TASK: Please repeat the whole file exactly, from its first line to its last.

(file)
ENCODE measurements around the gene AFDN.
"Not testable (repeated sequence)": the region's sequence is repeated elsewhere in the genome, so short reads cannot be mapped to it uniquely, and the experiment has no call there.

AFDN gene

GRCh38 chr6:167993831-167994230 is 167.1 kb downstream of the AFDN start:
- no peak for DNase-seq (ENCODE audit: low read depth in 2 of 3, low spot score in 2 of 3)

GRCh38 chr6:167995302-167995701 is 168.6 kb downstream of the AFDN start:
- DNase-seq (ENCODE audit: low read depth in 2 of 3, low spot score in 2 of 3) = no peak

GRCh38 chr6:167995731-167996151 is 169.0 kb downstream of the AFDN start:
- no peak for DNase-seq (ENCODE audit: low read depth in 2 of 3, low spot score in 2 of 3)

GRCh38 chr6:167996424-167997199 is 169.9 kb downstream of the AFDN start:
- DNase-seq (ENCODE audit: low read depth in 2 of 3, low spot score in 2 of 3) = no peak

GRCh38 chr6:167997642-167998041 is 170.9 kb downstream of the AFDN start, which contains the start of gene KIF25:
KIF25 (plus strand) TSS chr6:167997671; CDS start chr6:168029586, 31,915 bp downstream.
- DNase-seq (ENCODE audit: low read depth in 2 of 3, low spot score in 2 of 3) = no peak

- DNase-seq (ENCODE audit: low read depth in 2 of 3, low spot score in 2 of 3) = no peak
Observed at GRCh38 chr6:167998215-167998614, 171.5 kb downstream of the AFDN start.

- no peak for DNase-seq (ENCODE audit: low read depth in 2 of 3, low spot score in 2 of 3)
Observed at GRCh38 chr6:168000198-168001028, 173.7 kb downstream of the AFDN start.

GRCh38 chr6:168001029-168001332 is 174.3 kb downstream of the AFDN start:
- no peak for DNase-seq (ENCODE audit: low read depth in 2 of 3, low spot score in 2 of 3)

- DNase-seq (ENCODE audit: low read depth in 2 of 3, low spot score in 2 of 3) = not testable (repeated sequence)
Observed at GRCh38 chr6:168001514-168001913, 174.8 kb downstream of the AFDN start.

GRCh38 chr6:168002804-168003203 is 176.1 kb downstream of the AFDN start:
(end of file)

ENCODE measurements around the gene AFDN.
"Not testable (repeated sequence)": the region's sequence is repeated elsewhere in the genome, so short reads cannot be mapped to it uniquely, and the experiment has no call there.

AFDN gene

GRCh38 chr6:167993831-167994230 is 167.1 kb downstream of the AFDN start:
- no peak for DNase-seq (ENCODE audit: low read depth in 2 of 3, low spot score in 2 of 3)

GRCh38 chr6:167995302-167995701 is 168.6 kb downstream of the AFDN start:
- DNase-seq (ENCODE audit: low read depth in 2 of 3, low spot score in 2 of 3) = no peak

GRCh38 chr6:167995731-167996151 is 169.0 kb downstream of the AFDN start:
- no peak for DNase-seq (ENCODE audit: low read depth in 2 of 3, low spot score in 2 of 3)

GRCh38 chr6:167996424-167997199 is 169.9 kb downstream of the AFDN start:
- DNase-seq (ENCODE audit: low read depth in 2 of 3, low spot score in 2 of 3) = no peak

GRCh38 chr6:167997642-167998041 is 170.9 kb downstream of the AFDN start, which contains the start of gene KIF25:
KIF25 (plus strand) TSS chr6:167997671; CDS start chr6:168029586, 31,915 bp downstream.
- DNase-seq (ENCODE audit: low read depth in 2 of 3, low spot score in 2 of 3) = no peak

- DNase-seq (ENCODE audit: low read depth in 2 of 3, low spot score in 2 of 3) = no peak
Observed at GRCh38 chr6:167998215-167998614, 171.5 kb downstream of the AFDN start.

- no peak for DNase-seq (ENCODE audit: low read depth in 2 of 3, low spot score in 2 of 3)
Observed at GRCh38 chr6:168000198-168001028, 173.7 kb downstream of the AFDN start.

GRCh38 chr6:168001029-168001332 is 174.3 kb downstream of the AFDN start:
- no peak for DNase-seq (ENCODE audit: low read depth in 2 of 3, low spot score in 2 of 3)

- DNase-seq (ENCODE audit: low read depth in 2 of 3, low spot score in 2 of 3) = not testable (repeated sequence)
Observed at GRCh38 chr6:168001514-168001913, 174.8 kb downstream of the AFDN start.

GRCh38 chr6:168002804-168003203 is 176.1 kb downstream of the AFDN start: